Today we’re doing a little Public Service Announcement about arthroscopic meniscal repairs.
Today I want to talk about a study that’s just come out. It actually is a repeat of stuff that we’ve been talking about for the last 15 years, but it’s specifically talking about meniscus injury, or meniscus degeneration in middle aged and older people.
If that doesn’t fit you, you can still listen, because it’s still a good bit of information to know. If you’re not familiar with the idea of a meniscus, a meniscus is a little cartilaginous ring that sits in the knee. It is very common for people to complain of clicking and popping and pain in their knee. As a result of that, they go through traditional evaluations, and often times people are told that they need meniscus repair surgery that is done arthroscopically.
There are times, please hear me clearly, the surgery needs to be done. I’m not saying that. I’m saying all these decisions must be made with your healthcare provider. Now that I’ve said that, I want to talk a little bit, though, about the research that’s coming out. This is very, very important and very powerful because what has been believed for a long time is that some tears in the meniscus, you need to go in there and clean them up or remove little pieces, et cetera.
What happened recently, is a study was published out of Scandinavia. Basically they looked at a two year process. They took roughly 150 people, I think it was 142, and they all were diagnosed with degenerative meniscal tears. As a result of that, they said we’re going to split them into two groups. Half of them we’re going to do surgery on, and half of them are going to only do exercise therapy. Then they followed them for two years.
What they found was that the results were completely equal. There was no difference in the surgery group versus the exercise group in terms of pain, functional improvement … But most importantly, what they pointed out was that the exercise group actually was stronger than the group that just had the surgery.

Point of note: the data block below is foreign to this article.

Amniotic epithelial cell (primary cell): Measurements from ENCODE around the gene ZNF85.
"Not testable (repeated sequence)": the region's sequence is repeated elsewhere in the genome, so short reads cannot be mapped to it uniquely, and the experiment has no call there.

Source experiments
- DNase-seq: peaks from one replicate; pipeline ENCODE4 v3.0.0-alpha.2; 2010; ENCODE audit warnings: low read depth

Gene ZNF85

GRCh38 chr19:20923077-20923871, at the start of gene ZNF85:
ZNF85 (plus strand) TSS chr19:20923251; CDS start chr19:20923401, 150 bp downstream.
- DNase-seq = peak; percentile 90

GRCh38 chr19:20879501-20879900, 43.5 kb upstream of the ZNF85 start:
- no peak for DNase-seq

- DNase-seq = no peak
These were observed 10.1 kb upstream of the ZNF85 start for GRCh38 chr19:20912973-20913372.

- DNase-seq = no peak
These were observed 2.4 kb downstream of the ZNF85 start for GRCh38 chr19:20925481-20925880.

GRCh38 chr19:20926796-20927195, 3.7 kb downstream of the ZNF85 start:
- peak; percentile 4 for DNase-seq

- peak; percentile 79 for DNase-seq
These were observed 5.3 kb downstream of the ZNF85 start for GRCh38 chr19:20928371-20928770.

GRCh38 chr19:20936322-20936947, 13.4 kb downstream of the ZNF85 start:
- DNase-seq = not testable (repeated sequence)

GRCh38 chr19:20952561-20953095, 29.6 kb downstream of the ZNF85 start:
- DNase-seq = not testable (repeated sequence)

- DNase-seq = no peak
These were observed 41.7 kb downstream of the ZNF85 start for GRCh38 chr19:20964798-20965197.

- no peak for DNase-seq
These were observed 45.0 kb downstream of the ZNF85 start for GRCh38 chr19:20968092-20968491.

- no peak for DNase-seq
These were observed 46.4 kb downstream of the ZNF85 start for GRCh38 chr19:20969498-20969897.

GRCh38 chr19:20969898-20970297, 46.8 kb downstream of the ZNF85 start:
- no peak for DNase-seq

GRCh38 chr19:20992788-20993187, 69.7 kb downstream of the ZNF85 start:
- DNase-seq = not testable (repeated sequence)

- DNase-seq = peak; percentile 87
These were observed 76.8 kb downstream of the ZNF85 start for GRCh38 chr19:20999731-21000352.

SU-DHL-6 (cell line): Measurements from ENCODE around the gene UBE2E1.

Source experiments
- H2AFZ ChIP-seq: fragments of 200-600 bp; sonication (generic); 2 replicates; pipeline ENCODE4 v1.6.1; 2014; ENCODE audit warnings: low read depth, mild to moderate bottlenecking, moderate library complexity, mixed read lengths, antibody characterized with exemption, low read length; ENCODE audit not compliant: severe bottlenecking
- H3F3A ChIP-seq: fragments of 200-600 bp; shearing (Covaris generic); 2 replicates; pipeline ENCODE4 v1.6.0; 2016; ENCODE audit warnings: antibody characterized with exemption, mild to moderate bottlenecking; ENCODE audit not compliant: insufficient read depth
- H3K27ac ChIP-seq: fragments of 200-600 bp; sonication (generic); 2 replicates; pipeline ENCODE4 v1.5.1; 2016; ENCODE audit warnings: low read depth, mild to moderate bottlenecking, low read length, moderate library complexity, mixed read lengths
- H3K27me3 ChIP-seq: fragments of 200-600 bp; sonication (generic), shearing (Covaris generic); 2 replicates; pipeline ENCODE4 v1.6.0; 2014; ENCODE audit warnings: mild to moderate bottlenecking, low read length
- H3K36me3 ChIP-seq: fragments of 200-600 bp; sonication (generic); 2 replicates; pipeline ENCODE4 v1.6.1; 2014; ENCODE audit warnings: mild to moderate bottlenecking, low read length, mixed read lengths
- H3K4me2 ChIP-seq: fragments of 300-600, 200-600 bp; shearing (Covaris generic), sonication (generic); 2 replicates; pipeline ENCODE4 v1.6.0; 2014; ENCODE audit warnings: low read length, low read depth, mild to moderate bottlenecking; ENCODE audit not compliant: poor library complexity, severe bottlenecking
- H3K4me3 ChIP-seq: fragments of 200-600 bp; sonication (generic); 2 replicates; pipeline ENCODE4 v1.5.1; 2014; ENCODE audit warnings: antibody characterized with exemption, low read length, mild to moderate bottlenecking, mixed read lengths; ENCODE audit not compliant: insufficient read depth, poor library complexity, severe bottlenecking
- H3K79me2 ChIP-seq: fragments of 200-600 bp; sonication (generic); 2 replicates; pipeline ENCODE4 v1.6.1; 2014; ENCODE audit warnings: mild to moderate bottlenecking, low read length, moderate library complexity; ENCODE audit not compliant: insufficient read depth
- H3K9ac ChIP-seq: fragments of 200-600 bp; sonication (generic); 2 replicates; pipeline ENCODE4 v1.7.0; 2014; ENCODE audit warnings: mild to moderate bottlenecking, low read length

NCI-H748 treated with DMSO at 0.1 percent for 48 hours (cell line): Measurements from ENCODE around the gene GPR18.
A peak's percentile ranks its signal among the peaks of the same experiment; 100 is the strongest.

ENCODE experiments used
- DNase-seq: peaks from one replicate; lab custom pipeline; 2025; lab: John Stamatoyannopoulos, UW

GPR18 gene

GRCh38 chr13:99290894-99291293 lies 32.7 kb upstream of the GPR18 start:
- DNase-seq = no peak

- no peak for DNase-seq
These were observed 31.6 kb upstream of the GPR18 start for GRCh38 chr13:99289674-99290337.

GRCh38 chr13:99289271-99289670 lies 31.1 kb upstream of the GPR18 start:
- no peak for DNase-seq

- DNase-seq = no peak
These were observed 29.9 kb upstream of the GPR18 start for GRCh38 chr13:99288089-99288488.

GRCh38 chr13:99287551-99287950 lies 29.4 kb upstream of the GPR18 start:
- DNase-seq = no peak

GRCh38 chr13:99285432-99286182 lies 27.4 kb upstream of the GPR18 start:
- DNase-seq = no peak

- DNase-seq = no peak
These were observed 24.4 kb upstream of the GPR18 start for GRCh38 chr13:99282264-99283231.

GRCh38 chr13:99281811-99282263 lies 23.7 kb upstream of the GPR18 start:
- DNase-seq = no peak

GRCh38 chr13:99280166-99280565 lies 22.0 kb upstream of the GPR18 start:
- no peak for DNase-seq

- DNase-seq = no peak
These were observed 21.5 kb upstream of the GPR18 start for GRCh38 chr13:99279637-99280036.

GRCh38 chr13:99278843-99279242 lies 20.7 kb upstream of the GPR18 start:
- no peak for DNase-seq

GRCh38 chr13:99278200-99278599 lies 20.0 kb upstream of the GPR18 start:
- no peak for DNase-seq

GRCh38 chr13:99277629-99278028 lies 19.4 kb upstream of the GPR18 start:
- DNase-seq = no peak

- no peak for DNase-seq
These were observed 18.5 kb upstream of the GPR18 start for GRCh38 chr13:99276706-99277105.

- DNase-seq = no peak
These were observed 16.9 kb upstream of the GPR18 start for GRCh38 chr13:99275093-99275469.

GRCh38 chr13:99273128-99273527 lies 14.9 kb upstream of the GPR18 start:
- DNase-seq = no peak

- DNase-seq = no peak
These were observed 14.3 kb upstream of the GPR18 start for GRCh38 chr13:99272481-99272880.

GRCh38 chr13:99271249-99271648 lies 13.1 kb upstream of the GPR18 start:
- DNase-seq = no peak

Now the reason that I’m bringing this up is that the end of that study, they say that they believe that roughly 75% of meniscus surgeries can be avoided. If you know someone that’s complaining of this condition, they’ve been diagnosed with it, their recommendation is that you see or work with a therapist or trainer. They give very specific recommendations.
This is what they did in the study. The group trained two to three times a week for 12 weeks. That’s 24 to 36 training sessions. In those sessions, they did pretty basic stuff. They worked on strengthening the quadriceps, strengthening the hamstrings, strengthening the external and internal rotators, the abductors and adductors of the leg, and also strengthening the calf and the front of the leg as well. So basically you work on strengthening all the muscles around the knee that support it, and again, it’s super important that you hear, that strengthening had equal effects to surgery and the side benefit of making them stronger and more functional.
If you’re in this position, you go, “Okay, I’ve had some knee issues,” and you’ve been told you had degenerative meniscal tears, make it important to yourself to get out and talk to a therapist and trainer who understands the knee, and they understand how to go through this rehabilitation process.
Like I said, the authors of that study are echoing what’s been said in the United States for the last 15 years by the Orthopedic Society, that says most meniscal repairs, particularly in this category that are either from degeneration or wear and tear, are not necessary, and in fact, people will do much better doing exercise therapy and avoiding the risk of surgery.
With that said, the last thing I want to point out is right now in the United States, 700,000 of these procedures are done per year. They’ve been trying to change this for the last 15 years. If you talk to someone, and they go, “I think you need this,” make sure that you consider a second opinion, and ultimately you can always follow the advice of the authors of this most recent study who said, “Give exercise a shot.” The surgeon will still be there, so if you have this condition, you’ve been diagnosed with it, try exercise therapy first. If that doesn’t work, you can always have the surgery later. But it is smarter and safer to avoid the potential complications of surgery and focus on getting strong first. All right?
I’d like to say this was just a little Public Service Announcement, because sometimes I run across these studies that echo things that we’ve been talking about for many years, and I think they’re very important for people to hear.
If you have any questions about this, let us know. We’ll put a link to an article about this so you can read about it yourself. Otherwise, good luck, and I’ll speak to you soon.
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